With every life choice creating a new universe of possibilities, Evelyn has been shoehorned by her own decisions into her current unsatisfying life — in another world she’s a glamorous movie superstar, much like Yeoh herself is an absolute legend in Hong Kong cinema and an icon in Asia while being depressingly under-celebrated in America, despite playing a Bond-girl in Tomorrow Never Dies and the crossover success of Crouching Tiger Hidden Dragon. Yeoh is an actress capable of everything, yet her Evelyn is mediocre as can be, a woman who fails and flails in many a direction, and she essentially is the right person to save the world because she hasn’t used up any of her super-ness. She’s the Evelyn who is most extraordinarily ordinary.

Yeoh is gobsmackingly magnificent in the role — or roles, shall we say, given just how many Evelyns she has to shoulder: she’s brittle, she’s brilliant, she’s courageous, she’s cowering, she is the title of this film and it’s a privilege to bask in her glow. She is staunchly supported by a superb Ke Huy Quan as her husband Waymond. He grounds the film with an achingly emotional performance, but also has a phenomenal action setpiece where he takes down a bunch of security guards armed only with a fanny-pack. Everyone has to pitch in and do everything, you see, and that’s why a wondrous Jamie Lee Curtis, as the malevolent income tax inspector, makes Evelyn cry but is also made to cry, by Evelyn.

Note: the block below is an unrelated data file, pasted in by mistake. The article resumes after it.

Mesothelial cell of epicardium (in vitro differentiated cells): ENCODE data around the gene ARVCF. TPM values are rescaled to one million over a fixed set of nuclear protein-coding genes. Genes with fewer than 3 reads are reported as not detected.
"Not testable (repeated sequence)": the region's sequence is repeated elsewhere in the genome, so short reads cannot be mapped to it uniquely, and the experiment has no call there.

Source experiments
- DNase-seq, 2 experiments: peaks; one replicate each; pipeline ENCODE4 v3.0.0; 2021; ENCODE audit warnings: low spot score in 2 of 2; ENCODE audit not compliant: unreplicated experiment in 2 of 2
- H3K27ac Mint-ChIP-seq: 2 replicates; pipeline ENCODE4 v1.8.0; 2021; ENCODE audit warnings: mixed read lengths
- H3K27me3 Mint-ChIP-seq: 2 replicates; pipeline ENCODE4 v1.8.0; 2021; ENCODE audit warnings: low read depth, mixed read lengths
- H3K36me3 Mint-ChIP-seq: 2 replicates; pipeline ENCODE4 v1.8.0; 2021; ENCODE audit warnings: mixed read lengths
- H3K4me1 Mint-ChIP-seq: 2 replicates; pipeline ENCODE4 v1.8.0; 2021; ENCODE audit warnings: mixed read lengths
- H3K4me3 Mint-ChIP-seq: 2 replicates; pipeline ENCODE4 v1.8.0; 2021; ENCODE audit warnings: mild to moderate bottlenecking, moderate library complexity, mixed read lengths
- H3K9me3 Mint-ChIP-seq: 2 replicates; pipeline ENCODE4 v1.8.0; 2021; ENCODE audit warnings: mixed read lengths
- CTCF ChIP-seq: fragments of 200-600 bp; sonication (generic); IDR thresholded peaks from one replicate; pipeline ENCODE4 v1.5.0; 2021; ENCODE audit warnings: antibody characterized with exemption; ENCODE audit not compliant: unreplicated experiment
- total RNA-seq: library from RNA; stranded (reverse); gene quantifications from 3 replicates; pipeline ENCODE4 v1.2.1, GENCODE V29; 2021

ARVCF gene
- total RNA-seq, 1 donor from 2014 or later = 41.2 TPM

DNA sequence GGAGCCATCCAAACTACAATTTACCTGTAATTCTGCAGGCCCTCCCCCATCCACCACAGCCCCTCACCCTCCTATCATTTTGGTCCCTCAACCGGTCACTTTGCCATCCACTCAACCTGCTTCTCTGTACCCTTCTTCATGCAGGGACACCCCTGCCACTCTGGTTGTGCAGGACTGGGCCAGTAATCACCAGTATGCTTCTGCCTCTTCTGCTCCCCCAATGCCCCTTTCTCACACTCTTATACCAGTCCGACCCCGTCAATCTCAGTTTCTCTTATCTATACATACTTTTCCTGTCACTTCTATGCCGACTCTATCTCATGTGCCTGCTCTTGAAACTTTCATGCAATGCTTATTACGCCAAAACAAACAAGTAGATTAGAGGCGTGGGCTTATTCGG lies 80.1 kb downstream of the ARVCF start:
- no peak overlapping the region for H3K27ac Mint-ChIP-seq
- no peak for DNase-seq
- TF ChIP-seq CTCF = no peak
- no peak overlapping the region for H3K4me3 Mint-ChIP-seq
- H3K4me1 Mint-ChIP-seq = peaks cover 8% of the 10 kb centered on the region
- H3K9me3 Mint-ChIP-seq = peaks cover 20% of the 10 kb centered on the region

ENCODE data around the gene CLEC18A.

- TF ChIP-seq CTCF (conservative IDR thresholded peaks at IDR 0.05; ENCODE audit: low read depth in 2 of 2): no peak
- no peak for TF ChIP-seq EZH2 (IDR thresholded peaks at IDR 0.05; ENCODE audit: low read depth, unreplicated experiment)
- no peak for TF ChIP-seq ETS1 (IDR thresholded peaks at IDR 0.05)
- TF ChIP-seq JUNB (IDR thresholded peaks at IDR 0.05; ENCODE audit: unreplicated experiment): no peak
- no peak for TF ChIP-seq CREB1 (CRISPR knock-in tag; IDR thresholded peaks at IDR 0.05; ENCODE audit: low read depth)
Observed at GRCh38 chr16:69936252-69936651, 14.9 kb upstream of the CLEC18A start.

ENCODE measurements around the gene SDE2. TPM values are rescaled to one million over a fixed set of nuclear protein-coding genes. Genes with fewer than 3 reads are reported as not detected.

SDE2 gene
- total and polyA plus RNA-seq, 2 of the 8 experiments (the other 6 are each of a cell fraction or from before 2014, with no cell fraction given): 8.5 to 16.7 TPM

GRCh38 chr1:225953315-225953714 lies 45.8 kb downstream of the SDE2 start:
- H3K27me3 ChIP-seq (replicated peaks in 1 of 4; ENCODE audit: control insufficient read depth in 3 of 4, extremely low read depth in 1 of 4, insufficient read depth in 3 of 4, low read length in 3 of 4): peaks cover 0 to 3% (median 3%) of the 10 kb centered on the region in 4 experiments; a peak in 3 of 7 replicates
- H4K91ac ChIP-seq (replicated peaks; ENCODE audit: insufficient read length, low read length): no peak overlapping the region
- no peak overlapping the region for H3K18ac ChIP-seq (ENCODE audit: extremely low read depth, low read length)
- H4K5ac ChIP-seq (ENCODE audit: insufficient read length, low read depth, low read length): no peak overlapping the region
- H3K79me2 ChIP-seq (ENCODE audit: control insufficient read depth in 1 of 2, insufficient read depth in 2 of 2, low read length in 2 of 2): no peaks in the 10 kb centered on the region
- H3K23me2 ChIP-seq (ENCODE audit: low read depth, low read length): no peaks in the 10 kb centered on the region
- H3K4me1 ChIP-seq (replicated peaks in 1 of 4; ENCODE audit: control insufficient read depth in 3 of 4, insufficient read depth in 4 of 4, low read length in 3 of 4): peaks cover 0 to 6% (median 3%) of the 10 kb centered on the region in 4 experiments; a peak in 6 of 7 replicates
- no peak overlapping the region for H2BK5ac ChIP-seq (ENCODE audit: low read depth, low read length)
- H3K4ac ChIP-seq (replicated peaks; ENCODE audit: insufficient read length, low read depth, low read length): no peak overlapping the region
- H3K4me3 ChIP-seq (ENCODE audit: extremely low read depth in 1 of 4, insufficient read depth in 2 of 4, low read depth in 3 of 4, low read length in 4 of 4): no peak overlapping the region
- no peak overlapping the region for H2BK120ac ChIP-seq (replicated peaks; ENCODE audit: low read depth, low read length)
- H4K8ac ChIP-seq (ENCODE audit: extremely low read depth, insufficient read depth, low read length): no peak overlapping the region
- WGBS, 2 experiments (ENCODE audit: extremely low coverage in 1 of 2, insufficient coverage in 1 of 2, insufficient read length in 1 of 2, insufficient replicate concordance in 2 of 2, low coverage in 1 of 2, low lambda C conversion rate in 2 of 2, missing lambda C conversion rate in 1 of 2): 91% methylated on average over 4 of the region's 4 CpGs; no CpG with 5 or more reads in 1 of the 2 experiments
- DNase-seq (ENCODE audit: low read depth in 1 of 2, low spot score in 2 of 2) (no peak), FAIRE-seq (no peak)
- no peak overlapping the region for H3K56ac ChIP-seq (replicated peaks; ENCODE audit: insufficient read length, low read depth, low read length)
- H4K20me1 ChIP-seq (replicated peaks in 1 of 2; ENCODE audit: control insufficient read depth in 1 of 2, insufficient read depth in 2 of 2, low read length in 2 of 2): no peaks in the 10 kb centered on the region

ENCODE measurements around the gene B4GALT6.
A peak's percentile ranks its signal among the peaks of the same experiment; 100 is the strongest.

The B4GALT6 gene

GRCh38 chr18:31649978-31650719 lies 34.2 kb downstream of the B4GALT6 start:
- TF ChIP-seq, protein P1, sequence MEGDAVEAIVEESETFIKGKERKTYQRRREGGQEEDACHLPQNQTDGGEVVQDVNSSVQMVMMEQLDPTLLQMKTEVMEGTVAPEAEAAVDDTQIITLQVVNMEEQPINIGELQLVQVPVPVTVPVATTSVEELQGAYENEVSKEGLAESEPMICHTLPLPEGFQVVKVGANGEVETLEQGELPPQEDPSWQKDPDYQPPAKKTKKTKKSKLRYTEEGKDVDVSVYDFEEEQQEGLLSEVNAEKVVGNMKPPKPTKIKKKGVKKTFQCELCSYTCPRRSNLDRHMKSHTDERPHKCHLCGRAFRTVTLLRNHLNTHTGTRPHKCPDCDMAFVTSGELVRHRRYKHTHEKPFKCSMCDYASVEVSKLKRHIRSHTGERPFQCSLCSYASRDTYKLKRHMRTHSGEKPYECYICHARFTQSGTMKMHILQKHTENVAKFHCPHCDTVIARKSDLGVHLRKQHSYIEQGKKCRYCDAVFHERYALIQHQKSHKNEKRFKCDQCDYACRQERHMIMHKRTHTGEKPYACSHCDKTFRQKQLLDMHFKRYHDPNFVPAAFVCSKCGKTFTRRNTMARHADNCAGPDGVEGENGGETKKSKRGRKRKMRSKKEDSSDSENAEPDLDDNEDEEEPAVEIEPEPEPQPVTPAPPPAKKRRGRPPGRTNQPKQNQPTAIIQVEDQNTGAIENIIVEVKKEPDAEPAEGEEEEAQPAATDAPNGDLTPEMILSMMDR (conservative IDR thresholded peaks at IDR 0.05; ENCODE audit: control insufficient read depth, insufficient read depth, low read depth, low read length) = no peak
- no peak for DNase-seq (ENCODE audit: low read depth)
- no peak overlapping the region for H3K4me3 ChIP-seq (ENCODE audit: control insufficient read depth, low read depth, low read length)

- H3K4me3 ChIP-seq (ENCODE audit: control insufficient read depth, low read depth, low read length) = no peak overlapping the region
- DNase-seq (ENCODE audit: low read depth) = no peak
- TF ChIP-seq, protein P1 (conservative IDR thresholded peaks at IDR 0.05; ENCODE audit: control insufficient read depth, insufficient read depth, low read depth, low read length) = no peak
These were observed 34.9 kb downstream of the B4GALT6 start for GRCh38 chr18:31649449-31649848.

This, after all, is a film that balances a buttplug fight-scene with a movie-star romance straight out of In The Mood For Love. And with Ratatouille.

The Daniels throw everything at the screen, which makes for an overwhelmingly kaleidoscopic experience, yet the sorcery of Everything Everywhere All At Once is that it is, for all its daftness, a deeply sentimental and profoundly humane film, a film about choices and opportunities and family. The ties that bind us are frail, and this film — that dabbles in philosophies from determinism to nihilism — doubles down with chopsocky fury. There is no restraint in sight. As Evelyn, in the shape of a boulder in a human-less universe, tells her daughter, another rock: there are no rules. Is a mandala just another bagel?

Even when playing for shock, there is poetry. This film, like its magnificent leading lady, possesses that undefinable, unarguable quality: Grace. I don’t just mean balletic leaps during action sequences — though of course there are those too — but there is an elegance to the way ideas come together, a Wile E Coyote gag and a Baryshnikov twirl, playing out, as per the title, all at the same time. There is, for instance, one universe where people have elongated hot dogs for fingers, fingers that, when bitten, bleed ketchup and mustard, and even this universe of warped biology is not all horrible: these humans, unable to manoeuvre their oblong fingers, have started playing the piano with their toes. In each and every world, we make way for art.

Streaming Tip Of The Week

On the heels of the blockbuster success of Pathaan, The Romantics (Netflix) is a documentary about the history and culture of Yash Raj Films. Actors and writers speak candidly, led by Shah Rukh Khan who roasts Yash Chopra (“When will you learn to direct?”, he asks.)

Also read: Shrinking review: Harrison Ford is hilarious in this comedy about psychiatry

Raja Sen is a film and TV critic, screenwriter and the author of ‘The Best Baker In The World’ (2017), a children’s adaptation of ‘The Godfather’.